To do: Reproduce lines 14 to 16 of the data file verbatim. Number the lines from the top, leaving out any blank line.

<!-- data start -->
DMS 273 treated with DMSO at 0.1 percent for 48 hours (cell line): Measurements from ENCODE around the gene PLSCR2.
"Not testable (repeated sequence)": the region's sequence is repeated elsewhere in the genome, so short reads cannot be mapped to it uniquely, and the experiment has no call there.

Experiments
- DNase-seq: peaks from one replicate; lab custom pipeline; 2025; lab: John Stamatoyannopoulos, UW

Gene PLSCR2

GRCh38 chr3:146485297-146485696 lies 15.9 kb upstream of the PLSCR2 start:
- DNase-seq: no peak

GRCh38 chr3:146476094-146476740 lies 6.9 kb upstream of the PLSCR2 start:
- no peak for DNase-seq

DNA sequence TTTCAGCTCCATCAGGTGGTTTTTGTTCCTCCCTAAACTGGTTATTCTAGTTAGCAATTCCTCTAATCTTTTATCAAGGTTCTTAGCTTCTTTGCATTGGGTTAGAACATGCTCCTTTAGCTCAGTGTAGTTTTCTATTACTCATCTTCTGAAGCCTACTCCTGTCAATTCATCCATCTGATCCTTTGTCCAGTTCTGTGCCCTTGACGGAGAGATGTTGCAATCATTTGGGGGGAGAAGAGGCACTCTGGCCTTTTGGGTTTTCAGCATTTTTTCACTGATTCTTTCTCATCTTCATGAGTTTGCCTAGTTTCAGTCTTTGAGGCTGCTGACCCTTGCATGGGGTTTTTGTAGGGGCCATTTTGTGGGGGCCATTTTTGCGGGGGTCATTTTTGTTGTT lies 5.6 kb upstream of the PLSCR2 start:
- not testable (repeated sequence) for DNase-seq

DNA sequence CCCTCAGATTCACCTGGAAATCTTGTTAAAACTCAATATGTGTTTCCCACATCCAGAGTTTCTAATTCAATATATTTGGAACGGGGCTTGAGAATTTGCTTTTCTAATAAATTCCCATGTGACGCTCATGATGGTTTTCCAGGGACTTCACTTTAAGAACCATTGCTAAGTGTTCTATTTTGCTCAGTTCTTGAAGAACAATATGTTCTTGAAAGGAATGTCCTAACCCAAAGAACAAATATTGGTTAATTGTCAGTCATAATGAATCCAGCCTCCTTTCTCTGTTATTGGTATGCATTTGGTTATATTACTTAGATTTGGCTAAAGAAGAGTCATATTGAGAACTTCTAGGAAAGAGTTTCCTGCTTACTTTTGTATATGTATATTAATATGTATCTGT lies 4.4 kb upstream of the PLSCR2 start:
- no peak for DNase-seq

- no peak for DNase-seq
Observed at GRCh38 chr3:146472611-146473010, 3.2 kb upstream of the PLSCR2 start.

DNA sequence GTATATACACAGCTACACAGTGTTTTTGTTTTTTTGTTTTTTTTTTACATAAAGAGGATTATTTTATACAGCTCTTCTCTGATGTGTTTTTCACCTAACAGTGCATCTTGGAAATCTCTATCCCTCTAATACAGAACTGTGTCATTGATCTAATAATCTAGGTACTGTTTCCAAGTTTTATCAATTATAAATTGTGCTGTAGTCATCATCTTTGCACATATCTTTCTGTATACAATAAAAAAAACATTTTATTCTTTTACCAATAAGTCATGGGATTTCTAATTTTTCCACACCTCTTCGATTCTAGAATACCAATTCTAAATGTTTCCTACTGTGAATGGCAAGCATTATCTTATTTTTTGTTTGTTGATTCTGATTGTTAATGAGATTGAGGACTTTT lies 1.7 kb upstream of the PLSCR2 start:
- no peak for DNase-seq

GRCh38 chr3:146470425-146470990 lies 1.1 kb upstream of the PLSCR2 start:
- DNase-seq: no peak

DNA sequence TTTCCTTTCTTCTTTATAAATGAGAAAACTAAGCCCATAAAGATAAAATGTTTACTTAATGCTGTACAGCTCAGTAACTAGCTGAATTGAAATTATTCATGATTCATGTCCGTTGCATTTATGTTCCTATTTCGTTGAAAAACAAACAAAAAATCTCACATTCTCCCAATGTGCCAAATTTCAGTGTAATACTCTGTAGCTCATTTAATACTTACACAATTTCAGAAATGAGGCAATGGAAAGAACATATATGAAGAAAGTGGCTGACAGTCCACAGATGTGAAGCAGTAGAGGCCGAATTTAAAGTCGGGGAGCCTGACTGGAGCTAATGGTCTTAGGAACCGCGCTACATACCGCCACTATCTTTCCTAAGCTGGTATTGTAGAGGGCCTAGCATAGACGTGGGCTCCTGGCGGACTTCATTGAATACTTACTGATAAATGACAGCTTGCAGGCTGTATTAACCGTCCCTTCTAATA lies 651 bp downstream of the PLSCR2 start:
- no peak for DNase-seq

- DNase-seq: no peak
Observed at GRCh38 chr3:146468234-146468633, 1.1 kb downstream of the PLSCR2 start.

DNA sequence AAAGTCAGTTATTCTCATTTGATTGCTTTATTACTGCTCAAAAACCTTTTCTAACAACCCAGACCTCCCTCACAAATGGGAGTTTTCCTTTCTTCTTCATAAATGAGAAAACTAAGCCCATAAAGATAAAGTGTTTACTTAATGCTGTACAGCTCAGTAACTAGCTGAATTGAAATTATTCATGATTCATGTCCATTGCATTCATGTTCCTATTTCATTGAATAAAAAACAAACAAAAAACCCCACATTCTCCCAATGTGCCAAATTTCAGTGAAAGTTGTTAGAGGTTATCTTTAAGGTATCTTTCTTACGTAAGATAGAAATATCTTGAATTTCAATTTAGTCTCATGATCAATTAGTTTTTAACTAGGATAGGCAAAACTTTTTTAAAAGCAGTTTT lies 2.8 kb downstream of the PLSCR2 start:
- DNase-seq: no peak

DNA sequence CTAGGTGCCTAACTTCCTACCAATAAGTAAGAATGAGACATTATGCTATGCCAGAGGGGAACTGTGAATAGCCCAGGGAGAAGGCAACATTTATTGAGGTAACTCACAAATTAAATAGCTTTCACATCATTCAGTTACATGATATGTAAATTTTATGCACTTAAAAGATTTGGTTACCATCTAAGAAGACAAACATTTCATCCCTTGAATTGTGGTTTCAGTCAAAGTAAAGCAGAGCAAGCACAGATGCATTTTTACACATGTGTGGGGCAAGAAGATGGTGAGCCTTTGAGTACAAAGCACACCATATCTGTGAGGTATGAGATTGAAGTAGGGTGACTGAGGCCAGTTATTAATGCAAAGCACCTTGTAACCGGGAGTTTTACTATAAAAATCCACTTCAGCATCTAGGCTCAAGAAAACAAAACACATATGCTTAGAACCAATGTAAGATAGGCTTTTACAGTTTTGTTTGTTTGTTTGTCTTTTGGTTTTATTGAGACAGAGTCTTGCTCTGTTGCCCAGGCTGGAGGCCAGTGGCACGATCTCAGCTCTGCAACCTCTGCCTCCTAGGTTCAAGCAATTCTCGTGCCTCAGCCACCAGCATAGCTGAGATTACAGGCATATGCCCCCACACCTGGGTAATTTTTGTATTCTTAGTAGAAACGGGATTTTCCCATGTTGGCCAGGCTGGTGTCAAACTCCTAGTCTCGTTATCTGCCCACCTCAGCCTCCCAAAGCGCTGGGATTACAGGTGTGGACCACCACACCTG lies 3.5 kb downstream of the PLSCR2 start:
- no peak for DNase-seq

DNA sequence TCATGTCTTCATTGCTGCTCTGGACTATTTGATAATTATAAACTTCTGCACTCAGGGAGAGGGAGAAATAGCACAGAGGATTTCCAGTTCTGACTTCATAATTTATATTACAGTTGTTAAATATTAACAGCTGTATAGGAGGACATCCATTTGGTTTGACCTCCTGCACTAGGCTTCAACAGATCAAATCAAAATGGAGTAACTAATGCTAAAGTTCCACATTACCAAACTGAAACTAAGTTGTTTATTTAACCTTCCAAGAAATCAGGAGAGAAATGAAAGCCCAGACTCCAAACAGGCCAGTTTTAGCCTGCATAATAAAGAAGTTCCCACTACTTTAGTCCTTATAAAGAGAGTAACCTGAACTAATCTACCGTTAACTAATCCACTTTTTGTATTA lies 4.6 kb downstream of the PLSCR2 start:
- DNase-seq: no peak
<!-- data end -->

- no peak for DNase-seq
Observed at GRCh38 chr3:146472611-146473010, 3.2 kb upstream of the PLSCR2 start.

DNA sequence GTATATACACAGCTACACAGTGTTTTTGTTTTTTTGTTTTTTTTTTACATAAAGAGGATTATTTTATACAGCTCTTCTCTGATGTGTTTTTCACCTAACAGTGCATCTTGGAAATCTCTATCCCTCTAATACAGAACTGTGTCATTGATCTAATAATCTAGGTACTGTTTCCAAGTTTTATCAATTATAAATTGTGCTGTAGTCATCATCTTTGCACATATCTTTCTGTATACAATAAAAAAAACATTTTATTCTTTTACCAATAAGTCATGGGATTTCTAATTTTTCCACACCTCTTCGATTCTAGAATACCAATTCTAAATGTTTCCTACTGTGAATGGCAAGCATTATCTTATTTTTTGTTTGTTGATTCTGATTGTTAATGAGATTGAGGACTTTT lies 1.7 kb upstream of the PLSCR2 start: